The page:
Football: World Cup - Morocco tear out Scotland's page in history

Scotland 0 Morocco 3 Bassir 22, 84, Hadda 47 Att: 36,000
SCOTLAND HAD hoped to be on their way to the Stade Velodrome to face Italy in the second phase on Saturday. They will indeed be heading for Marseilles, but to the city's airport for the flight back to Glasgow tonight after Morocco condemned them to their eighth first-round exit in as many tournaments.

Two goals from by Salaheddine Bassir, either side of one by Abdeljilil Hadda at the start of the second half, sealed Scotland's fate. Their despair was compounded by the dismissal of Craig Burley shortly after Morocco had doubled their lead.

The panache of the Moroccan finishing deserved better than the news that Norway, with their long-ball game, had stolen into the last 16 ahead of them by beating Brazil. For Scotland whose technical limitations were exposed despite a greater share of possession, it is time to go homeward to think again.

Scotland, deceptively, were quicker to establish a rhythm. The newly peroxided Burley started in the central role as a highly visible breaking player from midfield.

It was soon apparent why Craig Brown had nominated the free-floating Moustafa Hadji as the danger man. Inside the first 10 minutes he nudged the ball beyond Colin Hendry only for Tom Boyd to head him off at the pass. Scotland did not man-mark Hadji, and on his next surge along the right it was Gordon Durie who tracked him.

In contrast, the best hope of Morocco contributing a self-inflicted wound to Scotland's cause appeared to lie in the eccentricity of the goalkeeper Driss Benzekri. In the 15th minute he betrayed his poor judgement on crosses by dashing 12 yards from his line in a forlorn attempt to field a John Collins free-kick. Durie's head beat him to the punch and he was fortunate to see the ball drift wide.

Seven minutes later came the blow which put Scotland a goal behind for the third match running. Like the near-post header with which Brazil caught them cold, it had a peculiarly British feel. Tahare El Khalej, just inside his own half, launched a long pass which dipped over Hendry's left shoulder inside the penalty area.

Bassir had timed his run behind the Scottish captain to perfection but still had the hard part to do. From the angle of the six-yard box, he buried a vicious left-footed volley between Jim Leighton and his near post. The sheer speed of the ball defeated the keeper's dive.

Scotland's retaliation was swift and spirited. Durie powered a 30-yard drive barely a foot wide, while the overlapping Burley angled a low effort that gave Benzekri a chance to prove his worth as a shot-stopper.

But the counter-attacking capabilities of which Brown had warned nearly earned Morocco a 2-0 lead on the stroke of half-time. Bassir something of a one-man swarm, found himself faced only by Leighton before Hendry slid in to save the day in characteristic fashion.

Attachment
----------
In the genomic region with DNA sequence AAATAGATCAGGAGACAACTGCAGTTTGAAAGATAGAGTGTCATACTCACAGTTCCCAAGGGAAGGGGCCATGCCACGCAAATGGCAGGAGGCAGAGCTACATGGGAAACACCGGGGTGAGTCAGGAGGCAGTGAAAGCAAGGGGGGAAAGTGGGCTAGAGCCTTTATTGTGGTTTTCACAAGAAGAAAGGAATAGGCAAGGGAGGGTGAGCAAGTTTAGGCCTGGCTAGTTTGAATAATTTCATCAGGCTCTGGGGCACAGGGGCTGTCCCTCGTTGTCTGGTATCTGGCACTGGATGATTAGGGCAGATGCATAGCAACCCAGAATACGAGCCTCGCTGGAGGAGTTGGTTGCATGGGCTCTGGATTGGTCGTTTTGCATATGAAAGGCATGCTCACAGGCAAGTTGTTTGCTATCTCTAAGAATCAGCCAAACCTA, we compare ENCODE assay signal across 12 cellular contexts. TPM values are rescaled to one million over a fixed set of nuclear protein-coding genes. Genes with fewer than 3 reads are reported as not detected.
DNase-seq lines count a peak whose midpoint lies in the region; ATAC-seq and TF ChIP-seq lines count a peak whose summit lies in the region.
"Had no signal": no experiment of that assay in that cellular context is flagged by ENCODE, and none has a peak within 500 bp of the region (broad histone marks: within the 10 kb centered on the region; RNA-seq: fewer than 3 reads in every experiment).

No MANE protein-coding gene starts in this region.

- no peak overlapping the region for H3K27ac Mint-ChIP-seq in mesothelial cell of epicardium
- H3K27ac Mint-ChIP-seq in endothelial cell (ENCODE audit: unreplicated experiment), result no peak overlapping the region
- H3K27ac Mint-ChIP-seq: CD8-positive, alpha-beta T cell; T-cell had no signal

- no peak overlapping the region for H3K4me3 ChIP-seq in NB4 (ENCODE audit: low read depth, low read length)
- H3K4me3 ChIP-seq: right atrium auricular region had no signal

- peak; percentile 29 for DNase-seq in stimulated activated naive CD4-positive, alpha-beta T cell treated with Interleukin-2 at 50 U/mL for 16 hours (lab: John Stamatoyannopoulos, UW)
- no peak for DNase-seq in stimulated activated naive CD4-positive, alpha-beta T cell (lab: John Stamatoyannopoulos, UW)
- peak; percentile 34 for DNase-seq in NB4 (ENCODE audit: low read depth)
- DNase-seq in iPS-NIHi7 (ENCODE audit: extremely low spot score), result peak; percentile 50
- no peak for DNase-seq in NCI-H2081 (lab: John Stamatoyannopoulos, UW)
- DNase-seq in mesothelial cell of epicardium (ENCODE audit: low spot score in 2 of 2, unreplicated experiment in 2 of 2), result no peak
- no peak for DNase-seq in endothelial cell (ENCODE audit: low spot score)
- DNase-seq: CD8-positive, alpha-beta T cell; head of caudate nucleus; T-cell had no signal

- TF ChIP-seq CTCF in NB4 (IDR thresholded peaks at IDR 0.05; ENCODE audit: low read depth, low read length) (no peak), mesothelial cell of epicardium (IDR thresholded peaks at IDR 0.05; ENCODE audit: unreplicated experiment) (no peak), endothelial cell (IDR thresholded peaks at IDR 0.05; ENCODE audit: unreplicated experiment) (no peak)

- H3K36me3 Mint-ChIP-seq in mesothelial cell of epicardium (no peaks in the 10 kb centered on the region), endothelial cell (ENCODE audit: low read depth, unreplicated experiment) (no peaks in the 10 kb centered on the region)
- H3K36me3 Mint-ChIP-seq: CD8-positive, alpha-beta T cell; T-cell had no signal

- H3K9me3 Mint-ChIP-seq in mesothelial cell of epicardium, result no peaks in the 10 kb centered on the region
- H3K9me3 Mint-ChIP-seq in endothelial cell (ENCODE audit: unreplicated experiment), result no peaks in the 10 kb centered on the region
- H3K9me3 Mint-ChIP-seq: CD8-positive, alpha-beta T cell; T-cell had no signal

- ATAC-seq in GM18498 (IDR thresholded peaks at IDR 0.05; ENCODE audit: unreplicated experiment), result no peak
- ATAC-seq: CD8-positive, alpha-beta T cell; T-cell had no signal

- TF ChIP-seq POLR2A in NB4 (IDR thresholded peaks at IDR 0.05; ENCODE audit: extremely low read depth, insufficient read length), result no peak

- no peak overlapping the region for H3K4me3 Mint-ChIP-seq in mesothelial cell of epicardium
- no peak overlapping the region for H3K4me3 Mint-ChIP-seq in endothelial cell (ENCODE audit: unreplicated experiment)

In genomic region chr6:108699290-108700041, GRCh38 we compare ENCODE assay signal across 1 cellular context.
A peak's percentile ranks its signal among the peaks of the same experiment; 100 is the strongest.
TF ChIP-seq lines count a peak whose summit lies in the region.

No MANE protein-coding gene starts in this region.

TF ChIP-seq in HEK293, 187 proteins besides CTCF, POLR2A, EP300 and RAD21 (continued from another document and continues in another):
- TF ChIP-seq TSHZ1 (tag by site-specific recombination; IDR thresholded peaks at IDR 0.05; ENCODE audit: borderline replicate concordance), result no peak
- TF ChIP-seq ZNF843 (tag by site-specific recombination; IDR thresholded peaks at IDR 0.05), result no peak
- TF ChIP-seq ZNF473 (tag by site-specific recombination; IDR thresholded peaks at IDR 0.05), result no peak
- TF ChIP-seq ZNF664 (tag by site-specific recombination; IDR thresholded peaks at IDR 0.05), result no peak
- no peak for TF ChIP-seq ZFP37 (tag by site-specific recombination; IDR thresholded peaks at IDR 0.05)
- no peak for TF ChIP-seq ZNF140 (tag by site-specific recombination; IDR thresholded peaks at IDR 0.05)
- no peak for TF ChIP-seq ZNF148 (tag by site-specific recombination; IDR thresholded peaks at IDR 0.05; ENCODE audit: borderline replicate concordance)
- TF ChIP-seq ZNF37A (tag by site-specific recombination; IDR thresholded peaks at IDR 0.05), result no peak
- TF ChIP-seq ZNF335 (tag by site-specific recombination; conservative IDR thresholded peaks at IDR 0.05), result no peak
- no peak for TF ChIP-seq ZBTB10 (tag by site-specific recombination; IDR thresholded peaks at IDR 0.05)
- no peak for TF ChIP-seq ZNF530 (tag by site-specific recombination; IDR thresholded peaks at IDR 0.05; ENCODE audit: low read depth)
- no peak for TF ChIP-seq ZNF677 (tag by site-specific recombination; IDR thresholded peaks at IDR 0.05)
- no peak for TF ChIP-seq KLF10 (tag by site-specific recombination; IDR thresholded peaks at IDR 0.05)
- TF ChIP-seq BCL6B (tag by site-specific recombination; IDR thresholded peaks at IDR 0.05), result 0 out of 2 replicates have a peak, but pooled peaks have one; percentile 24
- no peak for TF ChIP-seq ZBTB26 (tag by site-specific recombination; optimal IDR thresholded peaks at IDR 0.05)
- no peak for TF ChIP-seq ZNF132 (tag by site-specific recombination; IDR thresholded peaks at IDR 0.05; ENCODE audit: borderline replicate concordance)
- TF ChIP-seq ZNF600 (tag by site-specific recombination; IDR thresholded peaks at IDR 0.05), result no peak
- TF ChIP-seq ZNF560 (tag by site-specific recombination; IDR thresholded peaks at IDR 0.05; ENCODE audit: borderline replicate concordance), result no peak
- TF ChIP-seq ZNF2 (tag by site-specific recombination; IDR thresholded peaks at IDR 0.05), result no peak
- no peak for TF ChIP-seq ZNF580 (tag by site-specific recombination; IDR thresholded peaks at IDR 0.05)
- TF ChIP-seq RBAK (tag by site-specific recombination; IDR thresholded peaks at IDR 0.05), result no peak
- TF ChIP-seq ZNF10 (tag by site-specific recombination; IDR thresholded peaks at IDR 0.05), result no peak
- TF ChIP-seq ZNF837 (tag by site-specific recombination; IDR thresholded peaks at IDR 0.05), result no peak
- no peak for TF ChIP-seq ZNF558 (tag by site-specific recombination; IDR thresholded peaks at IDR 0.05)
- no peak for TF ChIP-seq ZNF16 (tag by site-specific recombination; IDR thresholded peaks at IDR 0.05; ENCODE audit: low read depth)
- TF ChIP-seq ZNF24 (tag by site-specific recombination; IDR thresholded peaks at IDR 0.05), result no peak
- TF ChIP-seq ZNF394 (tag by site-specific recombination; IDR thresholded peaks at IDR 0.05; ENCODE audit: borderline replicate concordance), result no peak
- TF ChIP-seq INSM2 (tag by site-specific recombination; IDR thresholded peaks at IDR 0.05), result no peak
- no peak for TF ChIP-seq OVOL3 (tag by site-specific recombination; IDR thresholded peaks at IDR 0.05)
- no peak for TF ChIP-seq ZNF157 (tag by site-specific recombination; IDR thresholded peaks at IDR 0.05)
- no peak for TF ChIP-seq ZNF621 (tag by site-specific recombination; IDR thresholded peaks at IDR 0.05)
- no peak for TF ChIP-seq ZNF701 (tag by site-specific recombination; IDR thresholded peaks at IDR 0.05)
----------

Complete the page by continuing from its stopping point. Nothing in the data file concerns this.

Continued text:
The Scots were playing towards the end where the majority of their fans were massed in the second half and promptly resumed their pressure. Yet when the next goal arrived, 90 seconds after the restart, it stemmed from another classic breakout by Morocco. Hadji, almost inevitably, was the prime mover behind it.

Picking up a clearance in his own half, the Spanish-based player chipped the deftest of passes over David Weir for Hadda to pursue. Hadda, having left the defender trailing, set about lobbing Leighton. The veteran put his fingers to the ball, which arced teasingly into the air before bouncing like an off-break into the net.

Worse was to follow for Scotland. With some 36 minutes still to play, Burley scythed down Bassir in what was a textbook example of the outlawed tackle from behind. The referee rightly reached for his red card, leaving Scotland to reflect ruefully on the notion that blondes have more fun.

Brown's response was to replace one wing-back, Jackie McNamara, with another in Tosh McKinlay, presumably in the hope that the substitute's more precise delivery from the flanks might trick Benzekri to flap at another ball in the air.

The sight of Hendry loping into the keeper's territory confirmed the strategy, if such a desperate measure could be so described. Ironically, when his distinctive mane met a cross by Christian Dailly in Scotland's next attack, Benzekri gathered cleanly for almost the first time.

Five minutes from the end, Bassir cleverly rounded Boyd before firing the third, the ball going in off Hendry's thigh. Moroccan glee was as unconfined as it was short-lived; Scotland's cup of woe was full to overflowing.

Norway stun Brazil, page 30

SCOTLAND (3-5-2): Leighton (Aberdeen); Weir (Heart of Midlothian), Hendry (Blackburn Rovers), Boyd; McNamara, Burley, Lambert (all Celtic), Collins (Monaco), Dailly (Derby County); Gallacher (Blackburn Rovers), Durie (Rangers). Substitutes: T McKinlay (Celtic) for McNamara, 54; Booth (Borussia Dortmund) for Durie, 84.

MOROCCO (3-4-1-2): Benzekri (RS Settat); Triki (Lausanne), Naybet (Deportivo La Coruna), Abrami (Wydad Casablanca); Saber (Sporting Lisbon), Amzine (Mulhouse), El Khalej (Benfica), Chippo (Porto); Hadji (Deportivo La Coruna); Hadda (Club Africain), Bassir (Deportivo La Coruna). Substitutes: Rossi (Stade Rennes) for Saber, 72; Azzouzi (Greuther Furth) for Amzine, 77; Sellami (Raja Casablanca) for Chippo, 87.

Referee: A M Bujsaim (UAE).

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